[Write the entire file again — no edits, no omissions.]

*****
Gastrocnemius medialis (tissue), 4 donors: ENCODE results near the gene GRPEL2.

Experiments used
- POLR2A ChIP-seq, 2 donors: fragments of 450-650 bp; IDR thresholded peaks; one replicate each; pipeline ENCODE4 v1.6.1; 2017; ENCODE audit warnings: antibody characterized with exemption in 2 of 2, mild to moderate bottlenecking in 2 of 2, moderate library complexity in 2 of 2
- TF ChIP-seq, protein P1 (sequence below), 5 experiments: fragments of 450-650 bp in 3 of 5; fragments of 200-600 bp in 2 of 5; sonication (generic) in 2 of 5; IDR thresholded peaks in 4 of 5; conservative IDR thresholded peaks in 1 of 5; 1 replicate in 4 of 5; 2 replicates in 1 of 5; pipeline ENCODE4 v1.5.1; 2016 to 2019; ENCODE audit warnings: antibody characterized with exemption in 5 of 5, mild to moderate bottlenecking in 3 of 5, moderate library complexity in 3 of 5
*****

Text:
Gastrocnemius medialis (tissue), 4 donors: ENCODE results near the gene GRPEL2.

Experiments used
- POLR2A ChIP-seq, 2 donors: fragments of 450-650 bp; IDR thresholded peaks; one replicate each; pipeline ENCODE4 v1.6.1; 2017; ENCODE audit warnings: antibody characterized with exemption in 2 of 2, mild to moderate bottlenecking in 2 of 2, moderate library complexity in 2 of 2
- TF ChIP-seq, protein P1 (sequence below), 5 experiments: fragments of 450-650 bp in 3 of 5; fragments of 200-600 bp in 2 of 5; sonication (generic) in 2 of 5; IDR thresholded peaks in 4 of 5; conservative IDR thresholded peaks in 1 of 5; 1 replicate in 4 of 5; 2 replicates in 1 of 5; pipeline ENCODE4 v1.5.1; 2016 to 2019; ENCODE audit warnings: antibody characterized with exemption in 5 of 5, mild to moderate bottlenecking in 3 of 5, moderate library complexity in 3 of 5